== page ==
New Jersey Gov. Chris Christie will not expand the state’s current medical marijuana program “under any circumstances,” saying he believes doing so would help efforts to legalize cannabis for recreational use.
A recently proposed bill would allow medical marijuana patients in New Jersey to buy the plant in other states where it is legal and then bring it home. Of the 20 legal marijuana states, six have such reciprocity agreements.
Christie made it clear this week that such bills are dead in the water.
“Here’s what the advocates want: they want legalization of marijuana in New Jersey. It will not happen on my watch, ever,” Christ said in a press conference. “Every time you sign one expansion, then the advocates will come back and ask for another one.”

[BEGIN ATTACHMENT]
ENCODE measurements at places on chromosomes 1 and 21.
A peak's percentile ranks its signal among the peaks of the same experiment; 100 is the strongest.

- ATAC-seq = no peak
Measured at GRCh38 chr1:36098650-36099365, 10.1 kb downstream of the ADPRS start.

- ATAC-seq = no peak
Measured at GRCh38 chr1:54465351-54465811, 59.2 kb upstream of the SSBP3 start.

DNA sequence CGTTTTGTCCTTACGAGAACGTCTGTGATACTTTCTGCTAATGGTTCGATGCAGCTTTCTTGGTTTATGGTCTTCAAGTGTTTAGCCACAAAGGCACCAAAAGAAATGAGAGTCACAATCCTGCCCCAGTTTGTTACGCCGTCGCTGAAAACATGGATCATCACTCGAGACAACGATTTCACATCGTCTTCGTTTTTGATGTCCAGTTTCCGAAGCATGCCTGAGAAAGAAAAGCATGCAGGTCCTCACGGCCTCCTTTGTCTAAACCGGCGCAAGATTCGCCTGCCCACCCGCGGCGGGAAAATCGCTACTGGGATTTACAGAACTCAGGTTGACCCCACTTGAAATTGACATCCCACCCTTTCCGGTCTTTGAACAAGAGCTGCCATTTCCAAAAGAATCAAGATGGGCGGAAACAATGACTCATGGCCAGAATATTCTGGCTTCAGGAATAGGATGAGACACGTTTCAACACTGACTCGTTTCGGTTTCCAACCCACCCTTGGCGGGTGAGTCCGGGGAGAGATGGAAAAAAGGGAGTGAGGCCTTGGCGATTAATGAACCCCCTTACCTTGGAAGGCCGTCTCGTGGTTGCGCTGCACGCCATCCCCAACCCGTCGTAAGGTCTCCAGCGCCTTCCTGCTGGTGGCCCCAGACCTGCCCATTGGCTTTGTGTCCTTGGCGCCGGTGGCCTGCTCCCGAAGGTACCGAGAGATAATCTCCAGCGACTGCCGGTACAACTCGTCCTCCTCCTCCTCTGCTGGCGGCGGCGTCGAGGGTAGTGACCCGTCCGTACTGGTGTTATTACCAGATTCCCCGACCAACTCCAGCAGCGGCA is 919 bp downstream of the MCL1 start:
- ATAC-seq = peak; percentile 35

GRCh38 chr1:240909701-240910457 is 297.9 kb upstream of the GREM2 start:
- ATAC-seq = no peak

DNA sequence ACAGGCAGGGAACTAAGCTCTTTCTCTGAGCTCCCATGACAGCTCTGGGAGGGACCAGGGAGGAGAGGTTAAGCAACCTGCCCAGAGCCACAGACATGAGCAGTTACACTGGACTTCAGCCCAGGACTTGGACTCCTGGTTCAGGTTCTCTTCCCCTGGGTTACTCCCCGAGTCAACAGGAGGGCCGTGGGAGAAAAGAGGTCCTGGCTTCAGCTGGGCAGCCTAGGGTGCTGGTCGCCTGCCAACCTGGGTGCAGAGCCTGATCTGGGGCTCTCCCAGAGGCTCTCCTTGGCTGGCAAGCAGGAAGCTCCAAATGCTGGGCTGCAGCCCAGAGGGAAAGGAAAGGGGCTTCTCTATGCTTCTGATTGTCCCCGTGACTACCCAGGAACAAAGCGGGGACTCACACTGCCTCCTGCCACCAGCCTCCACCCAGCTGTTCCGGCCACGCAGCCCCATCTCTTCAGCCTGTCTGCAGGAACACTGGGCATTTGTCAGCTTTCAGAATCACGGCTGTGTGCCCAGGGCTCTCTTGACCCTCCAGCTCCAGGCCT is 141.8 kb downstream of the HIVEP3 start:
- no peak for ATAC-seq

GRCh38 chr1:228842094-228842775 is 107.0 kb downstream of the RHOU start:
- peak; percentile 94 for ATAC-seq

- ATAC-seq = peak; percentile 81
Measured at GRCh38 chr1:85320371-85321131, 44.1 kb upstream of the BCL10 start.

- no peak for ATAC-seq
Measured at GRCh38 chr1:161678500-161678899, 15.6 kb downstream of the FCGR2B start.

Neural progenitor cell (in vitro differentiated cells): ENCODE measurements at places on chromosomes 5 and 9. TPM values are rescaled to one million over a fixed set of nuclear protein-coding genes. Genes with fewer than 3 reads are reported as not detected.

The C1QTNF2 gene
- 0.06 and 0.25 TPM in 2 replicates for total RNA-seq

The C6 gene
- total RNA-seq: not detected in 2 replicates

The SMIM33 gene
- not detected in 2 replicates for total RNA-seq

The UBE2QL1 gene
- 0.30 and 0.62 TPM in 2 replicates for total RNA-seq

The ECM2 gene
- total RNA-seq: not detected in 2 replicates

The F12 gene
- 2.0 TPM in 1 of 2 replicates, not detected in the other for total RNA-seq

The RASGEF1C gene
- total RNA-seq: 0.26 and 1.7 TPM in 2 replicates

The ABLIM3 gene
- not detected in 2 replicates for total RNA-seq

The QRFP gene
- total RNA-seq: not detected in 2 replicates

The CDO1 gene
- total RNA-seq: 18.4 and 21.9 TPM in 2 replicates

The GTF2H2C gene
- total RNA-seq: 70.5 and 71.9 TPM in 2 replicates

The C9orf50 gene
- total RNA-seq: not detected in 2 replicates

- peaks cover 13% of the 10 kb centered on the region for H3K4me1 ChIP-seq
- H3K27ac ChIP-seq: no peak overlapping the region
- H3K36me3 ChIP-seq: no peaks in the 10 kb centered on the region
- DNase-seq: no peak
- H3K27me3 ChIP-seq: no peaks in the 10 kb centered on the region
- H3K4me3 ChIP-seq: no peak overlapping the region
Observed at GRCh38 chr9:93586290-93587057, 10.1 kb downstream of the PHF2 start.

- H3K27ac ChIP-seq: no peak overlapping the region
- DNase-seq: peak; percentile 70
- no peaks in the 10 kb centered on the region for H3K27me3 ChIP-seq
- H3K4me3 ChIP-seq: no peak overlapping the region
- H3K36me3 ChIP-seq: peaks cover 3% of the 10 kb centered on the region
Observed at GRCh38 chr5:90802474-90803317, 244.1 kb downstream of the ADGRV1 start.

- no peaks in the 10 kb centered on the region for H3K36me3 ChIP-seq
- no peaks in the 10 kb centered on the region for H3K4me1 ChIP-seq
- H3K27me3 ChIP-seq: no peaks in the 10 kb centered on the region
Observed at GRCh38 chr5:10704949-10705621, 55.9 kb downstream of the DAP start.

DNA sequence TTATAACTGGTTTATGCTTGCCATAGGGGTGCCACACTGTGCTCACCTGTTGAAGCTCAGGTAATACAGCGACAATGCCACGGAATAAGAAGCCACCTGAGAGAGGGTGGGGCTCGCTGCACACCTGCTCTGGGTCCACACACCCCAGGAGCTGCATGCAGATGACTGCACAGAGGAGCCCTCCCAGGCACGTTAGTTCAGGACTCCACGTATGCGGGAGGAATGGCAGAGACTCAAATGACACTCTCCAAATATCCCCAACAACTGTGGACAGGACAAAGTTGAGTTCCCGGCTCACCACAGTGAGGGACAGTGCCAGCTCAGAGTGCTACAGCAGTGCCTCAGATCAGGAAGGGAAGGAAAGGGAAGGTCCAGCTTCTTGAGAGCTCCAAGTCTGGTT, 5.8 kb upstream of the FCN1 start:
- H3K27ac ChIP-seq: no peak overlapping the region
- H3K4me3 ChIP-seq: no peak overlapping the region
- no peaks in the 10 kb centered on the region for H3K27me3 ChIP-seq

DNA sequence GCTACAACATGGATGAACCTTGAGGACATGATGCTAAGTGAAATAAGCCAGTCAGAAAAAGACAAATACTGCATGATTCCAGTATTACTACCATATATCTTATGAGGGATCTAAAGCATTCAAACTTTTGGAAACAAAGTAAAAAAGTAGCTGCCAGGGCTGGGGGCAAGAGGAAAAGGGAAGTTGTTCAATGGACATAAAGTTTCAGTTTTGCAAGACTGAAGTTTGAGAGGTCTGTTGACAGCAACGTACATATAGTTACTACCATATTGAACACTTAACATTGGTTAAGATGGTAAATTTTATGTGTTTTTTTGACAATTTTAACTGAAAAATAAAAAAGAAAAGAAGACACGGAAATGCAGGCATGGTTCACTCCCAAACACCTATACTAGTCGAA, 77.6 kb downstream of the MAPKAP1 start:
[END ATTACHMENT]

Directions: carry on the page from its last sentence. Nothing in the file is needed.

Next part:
New Jersey legalized medical marijuana in 2010; however, its program has been slow to materialize due to stringent licensing policies. The state’s third medical marijuana dispensary is expected to open this week in Woodbridge.
Christie said there is not enough demand from marijuana patients to expand the current MMJ program.
The idea for the new bill came from Meghan and Brian Wilson of Scotch Plains, whose two-year-old daughter suffers from a form of drug-resistant epilepsy. The Wilson’s say that edible marijuana helps their daughter, but infused products are not currently produced in New Jerseyt.
Brian Wilson said the state’s expensive licensing fees are to blame for the state’s small number of registered patients. Currently there are 1,500 registered patients in New Jersey.
“Who wants to spend $200 on sign-up fees plus the countless doctors fees, not covered by insurance, to participate in a program that cannot serve the current client base?” Wilson told The Star-Ledger.